“It was a policy that was implemented to combat scalping at the stadium,” team spokesman Tony Wyllie said. “Our ticket office has historically exercised discretion in enforcing the policy. It is an outdated policy, and we no longer require payment. We apologize for any inconvenience.”
Strangely, the article from ESPN.com doesn’t make it clear that the team already has abandoned the policy. Upon reading the headline and initially reviewing the article, it seems as if the team hasn’t gotten rid of the policy, even though it has.
Even more strangely, the article lists the franchise’s various recent embarrassments, without mentioning the biggest one: An admission by the wife of the General Manager that she posted on Twitter a suggestion that an ESPN reporter obtains information by trading sexual favors, which came after the G.M.’s wife initially denied it.
Then again, maybe none of this is strange. Maybe this is an example of how ESPN will subtly retaliate against the team for the attack on one of its own.
The Bills announced a bunch of roster moves Friday afternoon, most notably placing veteran cornerback Leodis McKelvin on the reserve/non-football injury list.
That designation means McKelvin is out for at least the first six weeks of the season. He broke his ankle last November and early in training camp suffered a setback in his rehab and had a follow-up procedure done on the ankle.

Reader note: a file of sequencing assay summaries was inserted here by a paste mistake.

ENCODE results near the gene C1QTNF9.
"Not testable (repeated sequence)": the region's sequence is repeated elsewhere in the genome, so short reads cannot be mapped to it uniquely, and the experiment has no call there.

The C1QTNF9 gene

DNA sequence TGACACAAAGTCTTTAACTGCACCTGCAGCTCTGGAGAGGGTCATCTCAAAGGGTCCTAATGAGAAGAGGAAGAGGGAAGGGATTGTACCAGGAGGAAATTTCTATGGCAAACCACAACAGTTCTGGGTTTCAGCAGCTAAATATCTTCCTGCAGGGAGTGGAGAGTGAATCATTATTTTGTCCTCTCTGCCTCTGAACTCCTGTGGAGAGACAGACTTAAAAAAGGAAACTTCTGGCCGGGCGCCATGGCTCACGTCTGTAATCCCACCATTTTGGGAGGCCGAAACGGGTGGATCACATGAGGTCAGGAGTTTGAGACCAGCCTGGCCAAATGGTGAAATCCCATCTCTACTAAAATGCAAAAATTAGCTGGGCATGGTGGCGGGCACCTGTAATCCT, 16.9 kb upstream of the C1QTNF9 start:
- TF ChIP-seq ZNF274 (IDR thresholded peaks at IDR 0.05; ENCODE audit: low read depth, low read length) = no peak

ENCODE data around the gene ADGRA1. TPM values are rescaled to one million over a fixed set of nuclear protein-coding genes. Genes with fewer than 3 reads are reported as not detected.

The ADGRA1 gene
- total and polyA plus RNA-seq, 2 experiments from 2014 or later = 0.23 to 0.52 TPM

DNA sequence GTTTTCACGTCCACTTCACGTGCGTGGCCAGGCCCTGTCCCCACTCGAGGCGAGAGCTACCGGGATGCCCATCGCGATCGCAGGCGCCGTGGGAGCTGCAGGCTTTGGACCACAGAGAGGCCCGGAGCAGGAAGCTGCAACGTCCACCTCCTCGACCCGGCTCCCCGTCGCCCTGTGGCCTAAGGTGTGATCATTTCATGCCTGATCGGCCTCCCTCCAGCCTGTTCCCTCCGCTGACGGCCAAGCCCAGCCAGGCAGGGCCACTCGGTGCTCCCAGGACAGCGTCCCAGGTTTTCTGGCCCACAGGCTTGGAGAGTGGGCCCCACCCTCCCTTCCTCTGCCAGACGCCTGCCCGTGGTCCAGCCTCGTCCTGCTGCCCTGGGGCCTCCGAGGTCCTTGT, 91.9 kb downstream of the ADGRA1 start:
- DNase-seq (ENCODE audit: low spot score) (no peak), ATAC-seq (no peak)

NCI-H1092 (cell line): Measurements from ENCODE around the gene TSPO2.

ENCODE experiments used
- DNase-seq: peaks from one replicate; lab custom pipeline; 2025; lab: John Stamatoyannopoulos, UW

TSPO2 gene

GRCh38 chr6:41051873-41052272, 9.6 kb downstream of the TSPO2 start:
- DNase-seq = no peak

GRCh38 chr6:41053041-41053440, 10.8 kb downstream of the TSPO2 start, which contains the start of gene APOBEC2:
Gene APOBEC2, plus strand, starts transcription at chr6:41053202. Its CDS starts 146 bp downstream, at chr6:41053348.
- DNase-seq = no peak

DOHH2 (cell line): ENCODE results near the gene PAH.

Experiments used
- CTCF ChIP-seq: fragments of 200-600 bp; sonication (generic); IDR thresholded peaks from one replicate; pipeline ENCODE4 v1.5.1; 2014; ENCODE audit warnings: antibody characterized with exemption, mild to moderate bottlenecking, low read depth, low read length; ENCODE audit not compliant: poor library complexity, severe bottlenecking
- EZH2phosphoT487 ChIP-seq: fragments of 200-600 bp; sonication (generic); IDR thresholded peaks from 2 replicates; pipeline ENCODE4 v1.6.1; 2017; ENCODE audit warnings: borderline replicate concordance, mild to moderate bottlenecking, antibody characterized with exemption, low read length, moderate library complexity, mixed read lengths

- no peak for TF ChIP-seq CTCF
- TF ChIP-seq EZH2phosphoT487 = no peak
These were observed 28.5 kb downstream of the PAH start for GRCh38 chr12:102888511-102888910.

Earlier this week Bills coach Rex Ryan said McKelvin was making “encouraging” progress but that there was still no timetable for his return.
A longtime starter, McKelvin had four interceptions last season before the injury. In part because of the injury and in part because McKelvin turned 30 on Friday, the Bills used a second-round pick on cornerback Ronald Darby last spring.
The Bills also cut Quentin Groves, Dezmin Lewis, Will Campbell, John Conner, Andre Davis, IK Enemkpali, Andre Fluellen, Bronson Hill, Darryl Johnson, Alex Kupper, BJ Larsen, Merrill Noel, Tobias Palmer, Cyril Richardson, Matt Simms and Cierre Wood.
Cardinals coach Bruce Arians thought running back Chris Johnson looked “extremely sharp” in his preseason debut for the team on Thursday night and a couple of early cuts out of Arizona make Johnson’s chances of sticking around for more action in the desert look pretty good.
Josina Anderson of ESPN reports that the team has cut running backs Robert Hughes and Paul Lasike. Hughes was talked about as a short yardage option out of the backfield for the Cardinals this season, but he played sparingly in the preseason and the team has opted to roll with other backs. Hughes ran seven times for 11 yards last season and caught eight passes for 140 yards.
Lasike was an undrafted free agent out of BYU and had two carries and a catch in the preseason.
Anderson also reports that the team is releasing veteran defensive end/outside linebacker Matt Shaughnessy. Shaughnessy missed eight games with a knee injury last season and has made 19 starts for the Cardinals over the last two seasons.